1. Take the plant out of the planter and remove soil from the pot. If you want to reuse the pot, make a point of cleaning it with bleach. This way, if any mold has taken hold in the planter, it’ll be killed off.
  2. Examine your plant’s roots. Root rot takes hold in highly moist areas. If your plant’s roots are dark and mushy, they are infected with root rot.
  3. If your plant has root rot, remove the soil from your plant and dip the roots in fungicide. This will get rid of the mold.
  4. Transfer your plant to a new pot (or reused pot) with clean soil. This will hopefully give your plant a place to heal. 

What To Do With An Under-Watered Plant

Not watering your plant enough can also cause some serious issues, but these are easily corrected. All you really need to do is water your plant more, and possibly add some water crystals to your soil. 

Fixing Soil Quality Problems

If you are dealing with a matter of soil quality, things get a little more involved. A soil testing kit will tell you whether you’re dealing with a low nutrient soil, a high pH soil, or a low pH soil. Generally speaking, acidic soil and low nutrition will pose a larger threat than basic soil will. 

Here’s how to handle each reading, based on what your plant needs:

  • Soils with low nutrient levels will need to get some fertilizer or plant food into the mix. A quick spritz of Miracle-Gro will be enough to get most plants on the right track. If your plant has unique nutrient needs, doubling up on fertilizer and plant food made for your specific plant can help.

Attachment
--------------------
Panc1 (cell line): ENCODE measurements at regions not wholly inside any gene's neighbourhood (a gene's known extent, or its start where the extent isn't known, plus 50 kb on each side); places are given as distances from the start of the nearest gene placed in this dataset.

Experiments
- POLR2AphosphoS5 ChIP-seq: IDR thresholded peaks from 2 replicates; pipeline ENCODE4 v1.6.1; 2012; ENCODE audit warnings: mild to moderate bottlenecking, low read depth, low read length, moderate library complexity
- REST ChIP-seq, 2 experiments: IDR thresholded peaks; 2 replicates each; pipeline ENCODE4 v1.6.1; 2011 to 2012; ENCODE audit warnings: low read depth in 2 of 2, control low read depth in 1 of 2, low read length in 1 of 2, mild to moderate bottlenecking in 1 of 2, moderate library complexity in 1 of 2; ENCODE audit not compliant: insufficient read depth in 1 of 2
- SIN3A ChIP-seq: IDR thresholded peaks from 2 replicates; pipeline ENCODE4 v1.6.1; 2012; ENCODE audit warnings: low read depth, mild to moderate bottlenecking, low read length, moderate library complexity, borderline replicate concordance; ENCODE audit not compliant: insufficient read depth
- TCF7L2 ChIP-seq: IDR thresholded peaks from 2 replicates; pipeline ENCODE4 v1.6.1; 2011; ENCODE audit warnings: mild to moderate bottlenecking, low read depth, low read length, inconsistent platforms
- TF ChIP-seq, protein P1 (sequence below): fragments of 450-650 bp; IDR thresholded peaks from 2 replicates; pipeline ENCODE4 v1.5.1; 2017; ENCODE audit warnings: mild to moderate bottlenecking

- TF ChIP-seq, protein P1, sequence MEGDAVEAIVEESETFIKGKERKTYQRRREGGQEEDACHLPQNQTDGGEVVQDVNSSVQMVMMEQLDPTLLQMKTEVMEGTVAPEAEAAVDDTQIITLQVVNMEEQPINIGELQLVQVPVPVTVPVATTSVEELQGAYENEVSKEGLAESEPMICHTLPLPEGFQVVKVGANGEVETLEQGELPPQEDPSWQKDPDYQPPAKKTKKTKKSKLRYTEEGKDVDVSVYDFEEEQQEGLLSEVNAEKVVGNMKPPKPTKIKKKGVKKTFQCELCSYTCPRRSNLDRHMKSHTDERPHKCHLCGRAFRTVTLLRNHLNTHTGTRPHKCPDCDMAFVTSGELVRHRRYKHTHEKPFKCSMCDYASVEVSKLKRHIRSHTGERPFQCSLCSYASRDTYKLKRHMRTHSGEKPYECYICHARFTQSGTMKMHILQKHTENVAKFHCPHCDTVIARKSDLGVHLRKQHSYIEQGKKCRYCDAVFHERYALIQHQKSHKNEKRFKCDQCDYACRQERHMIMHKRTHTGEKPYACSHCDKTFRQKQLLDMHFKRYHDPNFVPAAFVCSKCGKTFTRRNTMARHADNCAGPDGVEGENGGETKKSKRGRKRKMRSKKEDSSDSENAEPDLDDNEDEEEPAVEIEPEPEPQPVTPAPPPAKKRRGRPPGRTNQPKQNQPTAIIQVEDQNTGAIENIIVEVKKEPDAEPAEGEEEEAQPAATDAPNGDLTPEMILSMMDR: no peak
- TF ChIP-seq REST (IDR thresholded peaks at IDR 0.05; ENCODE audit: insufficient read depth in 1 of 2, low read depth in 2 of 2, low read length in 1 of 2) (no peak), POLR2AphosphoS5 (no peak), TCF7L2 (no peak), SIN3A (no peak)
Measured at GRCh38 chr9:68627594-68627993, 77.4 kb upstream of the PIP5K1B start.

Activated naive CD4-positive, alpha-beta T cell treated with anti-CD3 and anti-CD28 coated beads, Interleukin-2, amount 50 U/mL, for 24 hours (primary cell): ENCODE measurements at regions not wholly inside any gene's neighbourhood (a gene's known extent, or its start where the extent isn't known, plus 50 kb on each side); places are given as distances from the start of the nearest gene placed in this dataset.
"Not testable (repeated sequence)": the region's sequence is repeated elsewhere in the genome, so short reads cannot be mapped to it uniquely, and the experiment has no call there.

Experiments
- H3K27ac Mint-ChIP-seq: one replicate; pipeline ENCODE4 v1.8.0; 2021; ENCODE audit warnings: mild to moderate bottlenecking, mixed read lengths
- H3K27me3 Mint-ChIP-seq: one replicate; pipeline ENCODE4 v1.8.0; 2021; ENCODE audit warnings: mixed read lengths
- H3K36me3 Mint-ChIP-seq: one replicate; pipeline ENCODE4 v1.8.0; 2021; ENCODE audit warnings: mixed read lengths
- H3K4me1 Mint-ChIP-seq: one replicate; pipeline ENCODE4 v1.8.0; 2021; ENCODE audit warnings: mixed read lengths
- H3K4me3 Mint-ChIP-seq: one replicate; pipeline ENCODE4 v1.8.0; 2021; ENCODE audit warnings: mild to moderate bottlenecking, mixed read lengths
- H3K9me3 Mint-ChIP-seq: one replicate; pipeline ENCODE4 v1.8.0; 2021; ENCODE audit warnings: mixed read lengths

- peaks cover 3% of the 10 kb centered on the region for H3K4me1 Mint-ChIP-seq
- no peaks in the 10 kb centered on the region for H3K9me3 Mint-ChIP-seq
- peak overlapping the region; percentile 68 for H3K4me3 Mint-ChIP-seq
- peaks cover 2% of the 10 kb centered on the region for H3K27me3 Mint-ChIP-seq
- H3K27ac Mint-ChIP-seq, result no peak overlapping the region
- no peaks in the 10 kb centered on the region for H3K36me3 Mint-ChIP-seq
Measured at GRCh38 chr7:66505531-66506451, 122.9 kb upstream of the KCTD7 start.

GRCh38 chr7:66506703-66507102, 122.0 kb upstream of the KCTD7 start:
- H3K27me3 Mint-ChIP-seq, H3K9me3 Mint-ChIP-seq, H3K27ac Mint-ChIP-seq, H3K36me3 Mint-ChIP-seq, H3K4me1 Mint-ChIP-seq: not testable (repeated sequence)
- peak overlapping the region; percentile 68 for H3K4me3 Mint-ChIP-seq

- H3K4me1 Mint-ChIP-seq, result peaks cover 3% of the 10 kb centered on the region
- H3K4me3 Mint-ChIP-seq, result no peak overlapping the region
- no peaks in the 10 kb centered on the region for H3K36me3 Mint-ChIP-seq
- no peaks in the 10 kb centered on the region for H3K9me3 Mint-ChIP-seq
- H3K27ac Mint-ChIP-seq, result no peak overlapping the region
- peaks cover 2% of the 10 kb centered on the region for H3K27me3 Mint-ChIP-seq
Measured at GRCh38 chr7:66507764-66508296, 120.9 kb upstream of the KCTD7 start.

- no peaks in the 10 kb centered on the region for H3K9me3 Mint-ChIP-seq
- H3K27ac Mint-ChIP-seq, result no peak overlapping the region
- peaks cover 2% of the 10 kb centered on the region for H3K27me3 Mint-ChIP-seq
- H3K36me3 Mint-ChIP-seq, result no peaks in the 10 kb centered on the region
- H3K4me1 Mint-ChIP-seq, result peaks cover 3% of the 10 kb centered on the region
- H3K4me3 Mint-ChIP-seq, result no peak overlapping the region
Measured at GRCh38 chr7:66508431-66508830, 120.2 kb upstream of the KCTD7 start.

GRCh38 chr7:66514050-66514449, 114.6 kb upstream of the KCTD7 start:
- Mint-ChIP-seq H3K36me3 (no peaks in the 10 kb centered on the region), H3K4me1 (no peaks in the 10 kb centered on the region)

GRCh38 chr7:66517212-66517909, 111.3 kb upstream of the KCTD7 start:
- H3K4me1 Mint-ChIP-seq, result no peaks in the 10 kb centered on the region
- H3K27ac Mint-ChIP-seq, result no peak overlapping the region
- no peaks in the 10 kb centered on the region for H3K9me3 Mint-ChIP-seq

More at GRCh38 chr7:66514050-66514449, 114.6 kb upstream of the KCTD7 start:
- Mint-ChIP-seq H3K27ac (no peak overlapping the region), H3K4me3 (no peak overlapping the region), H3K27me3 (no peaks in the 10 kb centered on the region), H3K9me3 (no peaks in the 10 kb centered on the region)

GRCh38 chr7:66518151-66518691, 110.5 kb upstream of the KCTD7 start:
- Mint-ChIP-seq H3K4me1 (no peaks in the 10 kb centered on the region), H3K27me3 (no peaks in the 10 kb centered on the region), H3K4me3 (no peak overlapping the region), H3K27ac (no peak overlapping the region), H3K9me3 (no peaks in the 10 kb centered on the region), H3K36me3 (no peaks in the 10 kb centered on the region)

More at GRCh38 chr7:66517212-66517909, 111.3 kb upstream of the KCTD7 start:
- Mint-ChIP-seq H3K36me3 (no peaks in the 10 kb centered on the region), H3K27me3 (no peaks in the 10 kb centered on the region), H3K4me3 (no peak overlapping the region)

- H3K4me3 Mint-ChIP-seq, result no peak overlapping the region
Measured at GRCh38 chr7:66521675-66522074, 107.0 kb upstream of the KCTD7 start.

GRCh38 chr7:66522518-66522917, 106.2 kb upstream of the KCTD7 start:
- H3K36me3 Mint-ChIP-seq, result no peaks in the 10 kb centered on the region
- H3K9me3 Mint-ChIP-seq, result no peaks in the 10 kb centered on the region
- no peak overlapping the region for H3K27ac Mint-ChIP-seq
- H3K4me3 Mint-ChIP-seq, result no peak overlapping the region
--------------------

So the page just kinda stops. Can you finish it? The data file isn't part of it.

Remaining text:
• High levels of nitrogen suggest that you should try to transfer your plant into a new pot of soil. Many plants don’t do well with too much nitrogen, which may be why your plant is wilting. Give your plant a transfer to see if it works. In many cases, it’ll boost your plant’s life!
  • Adjust the soil pH to better work with your plant. A pH level that’s too high or low will cause the plant to struggle with nutrient intake. You can balance things out by adding Dolomite Lime to acidic soil or by adding used coffee grounds and water to basic soil.

Fixing Sunlight Problems

There are two major issues that can harm a plant in terms of light: too little sunlight, and too much sunlight. If you notice that your plant’s leaves are very pale, chances are that a quick transfer to a more well-lit location will revive your plant in a pinch. It’s an easy fix.

But, what if you’re giving your plant too much sunlight? It can cause bleached leaves as well as excessively dark leaves. After all, plants might need sunlight to survive, but there is still too much of a good thing! 

Perennials that are made for shady reasons can wilt if left out in the sun. If you believe an overabundance of sunlight to be an issue with your plant, transfer it to a shadier indoor location to see if it perks up.

Preventing Your Plant From Dying Later On

Once you’ve worked to revive your plant, it’s important to make sure it has a chance at a speedy recovery and a long life. Doing this requires that you learn what your plant needs to survive. Most plants will come with instruction cards that detail how you can grow them.

Didn’t get much detail on your card? Not a problem. Finding details about your plant’s needs can be done via a quick search on the internet regarding information about your plant.  Follow those instructions, and you should be good to go.

Eyerly Family

The Eyerly Family is a family of 8 that loves gardening. Over the past several years we have been applying what we learn about gardening to our own 16x16 raised back yard garden. Our garden is very prolific and we grow a wide variety of vegetables which we love to eat! Click here to learn more about the Eyerly Family.